This article explores Dr Martin Luther King's letter from Birmingham City jail and what it say's about kingdom citizenship.
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The Letter from the Birmingham City Jail, also known as the “The Negro Is Your Brother”, was penned by Dr Martin Luther King Jr on April 16th, 1963.
The letter was written in response to a public statement co-authored by eight white clergymen from Alabama calling for “A Call for Unity”.
These men agreed that social injustices existed but argued that the battle against racial segregation should be fought solely in the courts, not the streets.
Like Job’s accusers standing from afar, they analysed and critiqued the Birmingham campaign. This lead to them publicly discrediting the protest which provided great fuel for the opposition of the day who were bent on maintaining the upper hand and status quo of segregation.
The letter sheds light on a key moment in the history of Dr King's life and reveals the inner world of a man struggling to see a new world manifest for his people.
The letter highlights the tension between two opposing forces. The first God's commission, positioning and sending of Dr King to bring segregation to an end. The second resistance from the state by condemning, punishing and imprisoning Dr King.
In the face of this, Dr King showed no signs of retribution, rather in wisdom he skilfully wove a tapestry of understanding that has continued to stand the test of time. Serving as an example of what it means to represent citizenship and patriotism.
Since being smuggled out of the jail the letter has been widely published and has become an important text for the American Civil Rights Movement.
So why is this letter so powerful that it continues to resound throughout history? What are the main themes of the letter and what can we learn from Dr King’s response to his opponents?
Standing up in suffering
The first thing that stands out is the fact that Dr King fully embraced the sufferings of the people. For the most part, a mans words become substance when his convictions are tested in the onslaught of injustice.
I doubt that others could have penned such deep and meaningful words under such pressure. Indeed like Paul the apostle Dr King bore the marks of the gospel he preached.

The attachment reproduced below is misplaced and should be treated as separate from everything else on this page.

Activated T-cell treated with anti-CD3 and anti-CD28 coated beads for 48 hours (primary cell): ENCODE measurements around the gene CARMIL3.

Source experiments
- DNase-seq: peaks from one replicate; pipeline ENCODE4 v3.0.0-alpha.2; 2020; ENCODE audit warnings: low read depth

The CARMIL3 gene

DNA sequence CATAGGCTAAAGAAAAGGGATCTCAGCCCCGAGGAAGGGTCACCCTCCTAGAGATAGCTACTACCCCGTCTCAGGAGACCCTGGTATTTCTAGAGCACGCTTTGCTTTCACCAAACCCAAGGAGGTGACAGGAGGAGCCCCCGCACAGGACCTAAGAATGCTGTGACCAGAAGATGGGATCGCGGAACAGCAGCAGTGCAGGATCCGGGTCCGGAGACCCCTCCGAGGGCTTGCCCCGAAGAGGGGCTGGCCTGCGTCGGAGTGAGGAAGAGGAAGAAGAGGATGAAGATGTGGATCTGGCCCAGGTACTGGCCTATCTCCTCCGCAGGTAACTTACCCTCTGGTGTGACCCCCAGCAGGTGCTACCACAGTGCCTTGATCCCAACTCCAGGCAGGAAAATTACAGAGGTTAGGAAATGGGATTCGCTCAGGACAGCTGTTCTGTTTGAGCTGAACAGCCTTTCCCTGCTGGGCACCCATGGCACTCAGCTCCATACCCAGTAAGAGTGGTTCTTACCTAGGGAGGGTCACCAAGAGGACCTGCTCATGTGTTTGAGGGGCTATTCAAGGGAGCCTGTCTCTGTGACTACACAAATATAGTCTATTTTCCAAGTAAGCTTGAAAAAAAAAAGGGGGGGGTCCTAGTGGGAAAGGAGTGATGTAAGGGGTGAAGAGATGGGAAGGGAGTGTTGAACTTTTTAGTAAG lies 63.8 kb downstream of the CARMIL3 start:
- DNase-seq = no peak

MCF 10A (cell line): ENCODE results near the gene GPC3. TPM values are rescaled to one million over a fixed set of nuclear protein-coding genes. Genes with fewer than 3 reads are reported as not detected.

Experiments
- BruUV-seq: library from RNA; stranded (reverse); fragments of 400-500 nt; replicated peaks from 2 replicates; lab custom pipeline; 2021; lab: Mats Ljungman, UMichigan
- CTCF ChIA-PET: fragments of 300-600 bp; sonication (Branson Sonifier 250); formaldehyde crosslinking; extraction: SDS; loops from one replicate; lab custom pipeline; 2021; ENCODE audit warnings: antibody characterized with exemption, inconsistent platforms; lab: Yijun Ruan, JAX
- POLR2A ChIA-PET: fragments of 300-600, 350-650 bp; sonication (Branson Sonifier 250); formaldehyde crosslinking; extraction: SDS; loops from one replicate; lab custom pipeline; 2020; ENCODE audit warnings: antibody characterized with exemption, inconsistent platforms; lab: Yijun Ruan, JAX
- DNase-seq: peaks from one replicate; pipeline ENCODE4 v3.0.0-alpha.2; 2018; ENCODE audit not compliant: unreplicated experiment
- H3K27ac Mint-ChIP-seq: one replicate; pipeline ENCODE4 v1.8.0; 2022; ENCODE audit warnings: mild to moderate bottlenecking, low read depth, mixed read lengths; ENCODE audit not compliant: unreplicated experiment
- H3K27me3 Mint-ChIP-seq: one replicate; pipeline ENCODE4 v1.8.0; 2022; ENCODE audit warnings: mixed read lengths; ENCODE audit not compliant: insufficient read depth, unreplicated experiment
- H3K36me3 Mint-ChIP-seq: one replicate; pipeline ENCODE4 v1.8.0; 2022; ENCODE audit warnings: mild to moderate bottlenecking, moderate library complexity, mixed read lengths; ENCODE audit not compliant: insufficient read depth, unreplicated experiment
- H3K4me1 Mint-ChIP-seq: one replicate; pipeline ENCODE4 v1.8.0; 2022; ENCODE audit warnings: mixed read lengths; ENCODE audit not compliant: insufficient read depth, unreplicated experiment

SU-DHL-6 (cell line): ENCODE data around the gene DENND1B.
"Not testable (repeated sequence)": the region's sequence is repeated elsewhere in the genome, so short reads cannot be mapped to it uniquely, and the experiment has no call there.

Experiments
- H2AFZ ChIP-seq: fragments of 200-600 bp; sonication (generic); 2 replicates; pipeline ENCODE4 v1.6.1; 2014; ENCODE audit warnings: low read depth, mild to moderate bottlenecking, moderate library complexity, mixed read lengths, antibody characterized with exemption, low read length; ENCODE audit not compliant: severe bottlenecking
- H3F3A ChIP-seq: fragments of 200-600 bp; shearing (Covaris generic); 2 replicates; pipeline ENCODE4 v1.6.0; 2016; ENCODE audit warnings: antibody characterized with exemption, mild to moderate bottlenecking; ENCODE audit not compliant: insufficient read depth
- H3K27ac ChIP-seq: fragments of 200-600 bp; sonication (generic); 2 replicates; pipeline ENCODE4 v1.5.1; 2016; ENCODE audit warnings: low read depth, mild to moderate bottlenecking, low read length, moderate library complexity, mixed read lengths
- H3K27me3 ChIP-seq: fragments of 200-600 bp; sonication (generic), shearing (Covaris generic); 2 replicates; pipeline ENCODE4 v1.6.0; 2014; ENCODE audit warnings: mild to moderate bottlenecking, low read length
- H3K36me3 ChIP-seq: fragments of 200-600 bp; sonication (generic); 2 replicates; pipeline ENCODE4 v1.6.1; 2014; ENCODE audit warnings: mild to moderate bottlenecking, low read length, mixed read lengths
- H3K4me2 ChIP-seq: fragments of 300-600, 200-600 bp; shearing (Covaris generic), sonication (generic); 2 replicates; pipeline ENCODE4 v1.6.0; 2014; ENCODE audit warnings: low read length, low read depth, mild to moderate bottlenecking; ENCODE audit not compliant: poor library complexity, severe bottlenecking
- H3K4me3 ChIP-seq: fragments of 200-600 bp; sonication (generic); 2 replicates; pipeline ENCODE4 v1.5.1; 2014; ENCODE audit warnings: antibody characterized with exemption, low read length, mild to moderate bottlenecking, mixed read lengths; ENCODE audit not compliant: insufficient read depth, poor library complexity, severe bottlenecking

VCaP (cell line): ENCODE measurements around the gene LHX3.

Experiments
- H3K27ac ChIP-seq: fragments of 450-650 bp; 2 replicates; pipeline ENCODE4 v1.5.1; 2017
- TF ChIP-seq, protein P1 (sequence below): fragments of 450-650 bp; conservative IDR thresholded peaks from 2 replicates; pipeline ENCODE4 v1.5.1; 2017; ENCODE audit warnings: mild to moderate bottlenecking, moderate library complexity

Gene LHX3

Lead by God’s sovereignty
Although accused of being an outsider and disturber of the peace and although he did not really need to give a reason as to why he had a right to protest in Birmingham.
Dr King took the opportunity and revealed his knowledge of the sovereignty of God when he stated:
Tearing down strongholds to build up bridges
Having been accused of destabilizing the state by disrupting the local economy. Dr King highlighted that economies should exist for all not for some, especially when those who are oppressed are the ones keeping the economic wheels turning.
Like a union which encourages its employees to strike from work to ensure that the employer pays them according to their value. So nonviolent direct action creates 'constructive' tension for the purpose of meaningful negotiation.
Dr King spends a considerable amount of time addressing this issue. He reminded his readers of the futility of waiting for the oppressor to decide when to stop oppressing. He argued that the time for change rests in the hands of those who are oppressed, especially when their forefathers had already fought and won the fight for liberty.
He wrapped this up with the words of Chief Justice Earl Warren, who said in 1958 that 'justice too long delayed is justice denied”.
Illegal and extremist behaviour
Accused of being an extremist who transgressed the law. Dr King reminds his readers that an individual who breaks a law that conscience tells him is unjust, and who willingly accepts the penalty of imprisonment in order to arouse the conscience of the community over its injustice, is, in reality, expressing the highest respect for the law.
He provides examples from a variety of sources and addresses the perception of his accusers when he states;
Having aptly responded to his accusers he summaries his letter by respectfully addressing the lethargy within the church. He argues that apathy in the face of injustice is far more dangerous than the oppressor of the injustice.
He reveals his disappointment with the church piously separating itself from the issues of the state. He reflects upon the lack of brotherhood from white laymen. Calling it an unworldly religion manifesting pious irrelevancies.
In his disappointment, he proposes looking somewhere else stating:
Throughout the letter, Dr King is open and candid about his feelings. His hope of a better future for his people and the fear of the people who resist and reject change.
I wonder if Dr King were with us today what the world might have been like. Would we be closer to seeing his dream a reality?
To close, I leave you to Selah upon the words of Edmund Burke 'All that is necessary for the triumph of evil is that good men do nothing.'
For King and for country...